A Lesson In ‘#’ Hashtags

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To understand this blog post, it is assumed you are familiar with social media and you’re a regular user of Twitter.

Until recently, I don’t think I bothered with Hashtags. (That little symbol on your keyboard that looks like a tic-tac-toe grid: #)

It’s called a “Pound” sign all over the world except for Britain, where we call it the “Hash” sign. As described by Chris Messina, “Hashtags are a community-driven convention for adding additional context and metadata to your tweets. They’re like tags on Flickr, only added inline to your post.

You create a hashtag simply by prefixing a word with a hash symbol: #hashtag.”

One day, out of the blue, I used hashtags to promote this image;

upfront

I was very proud of those cookies, and I couldn’t help but write a joke about the use of the name as it’s related to computer programming too. As expected,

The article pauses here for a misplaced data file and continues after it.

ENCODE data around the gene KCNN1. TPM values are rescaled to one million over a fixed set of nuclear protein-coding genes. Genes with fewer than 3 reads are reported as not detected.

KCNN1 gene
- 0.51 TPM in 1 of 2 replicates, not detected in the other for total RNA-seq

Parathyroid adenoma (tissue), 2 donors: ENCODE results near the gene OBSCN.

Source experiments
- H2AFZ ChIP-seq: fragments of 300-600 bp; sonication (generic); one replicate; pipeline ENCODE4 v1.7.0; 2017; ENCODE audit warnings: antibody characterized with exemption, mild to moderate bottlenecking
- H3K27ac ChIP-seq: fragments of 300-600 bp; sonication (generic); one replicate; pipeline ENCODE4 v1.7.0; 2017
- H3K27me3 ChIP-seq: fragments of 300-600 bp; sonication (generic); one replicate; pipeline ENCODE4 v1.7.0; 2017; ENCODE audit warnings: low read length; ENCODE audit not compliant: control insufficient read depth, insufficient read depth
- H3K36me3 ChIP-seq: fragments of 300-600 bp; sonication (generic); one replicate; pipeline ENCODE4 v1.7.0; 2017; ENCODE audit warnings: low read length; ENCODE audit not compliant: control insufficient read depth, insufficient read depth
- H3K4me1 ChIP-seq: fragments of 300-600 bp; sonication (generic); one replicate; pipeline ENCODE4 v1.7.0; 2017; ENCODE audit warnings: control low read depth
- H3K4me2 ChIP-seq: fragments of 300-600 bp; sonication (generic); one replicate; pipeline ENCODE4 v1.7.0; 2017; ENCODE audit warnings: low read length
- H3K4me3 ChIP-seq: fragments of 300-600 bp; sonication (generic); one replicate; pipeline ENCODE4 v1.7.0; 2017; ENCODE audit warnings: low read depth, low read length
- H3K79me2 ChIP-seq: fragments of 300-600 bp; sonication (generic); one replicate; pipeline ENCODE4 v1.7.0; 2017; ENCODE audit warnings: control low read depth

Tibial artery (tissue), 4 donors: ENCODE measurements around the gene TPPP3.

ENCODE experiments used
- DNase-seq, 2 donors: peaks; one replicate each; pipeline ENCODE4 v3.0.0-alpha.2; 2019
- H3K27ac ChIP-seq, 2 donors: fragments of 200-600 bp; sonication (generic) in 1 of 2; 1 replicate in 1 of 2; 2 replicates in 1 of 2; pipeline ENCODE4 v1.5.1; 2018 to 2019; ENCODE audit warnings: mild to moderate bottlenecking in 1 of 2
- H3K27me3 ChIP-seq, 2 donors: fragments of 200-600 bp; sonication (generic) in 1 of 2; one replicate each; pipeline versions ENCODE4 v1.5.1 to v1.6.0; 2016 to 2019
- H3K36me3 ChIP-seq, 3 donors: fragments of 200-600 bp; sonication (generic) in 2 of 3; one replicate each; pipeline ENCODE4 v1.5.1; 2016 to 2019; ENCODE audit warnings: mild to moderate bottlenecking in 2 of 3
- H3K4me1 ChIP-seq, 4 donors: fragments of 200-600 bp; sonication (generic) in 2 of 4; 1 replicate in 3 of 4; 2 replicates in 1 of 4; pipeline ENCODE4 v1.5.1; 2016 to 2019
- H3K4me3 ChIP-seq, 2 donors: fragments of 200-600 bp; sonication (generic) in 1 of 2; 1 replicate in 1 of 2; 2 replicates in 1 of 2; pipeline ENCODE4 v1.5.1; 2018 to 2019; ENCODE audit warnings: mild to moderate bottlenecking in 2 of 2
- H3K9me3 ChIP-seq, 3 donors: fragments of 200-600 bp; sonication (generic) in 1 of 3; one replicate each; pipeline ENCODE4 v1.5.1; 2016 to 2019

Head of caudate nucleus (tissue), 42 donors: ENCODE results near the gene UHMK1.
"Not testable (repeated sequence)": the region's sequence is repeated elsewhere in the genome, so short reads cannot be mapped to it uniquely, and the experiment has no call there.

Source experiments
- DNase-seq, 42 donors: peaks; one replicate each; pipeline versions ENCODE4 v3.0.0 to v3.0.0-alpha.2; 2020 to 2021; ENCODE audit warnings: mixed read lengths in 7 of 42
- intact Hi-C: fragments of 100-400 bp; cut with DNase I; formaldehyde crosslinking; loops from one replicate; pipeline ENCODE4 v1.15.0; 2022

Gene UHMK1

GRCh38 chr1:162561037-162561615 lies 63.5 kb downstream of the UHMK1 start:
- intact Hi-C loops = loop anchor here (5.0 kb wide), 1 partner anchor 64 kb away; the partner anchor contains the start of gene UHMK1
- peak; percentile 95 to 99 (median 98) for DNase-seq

people saw it, laughed, liked and retweeted it, but what I didn’t expect was the attention my profile received as a result of that image!

I had the Hashtags to thank for that, and I’ve been using them in most of my Tweets ever since. What Hashtags do is turn certain words in your Tweet into
“Keywords”, which make the Tweet identifiable. For example, I use #web-development in most of my Tweets and this organises the Tweet into a
category of “Web-Developer” related Tweets. Then what happens is users who are interested in web-development may see your Tweet in their notice boards or search results, which will draw them to your profile.

My list of followers grew larger when I started using Hashtags, this includes expert digital marketers such as Mike Kawula. I find this great for making connections as not only does it betters my chances of employment, I wouldn’t have found out about UpFrontConf 2016 had I not found the team through a Hashtag.

Bearing in mind that in this day and age, businesses use Twitter for marketing purposes. Depending on how popular they are, they may get more likes than independent freelancers like me, and your tweets do not always get noticed. Using Hashtags does help, but not all the time.

I’ve since learned not to use too many Hashtags as it could be considered the same as spamming. Two is enough, so it’s important to make them relevant to the topic you’re Tweeting about. This is what gets you noticed when you’re looking to expand your business online. It works for them, it works for me, it will work for you too.

and also…the cookies were delicious!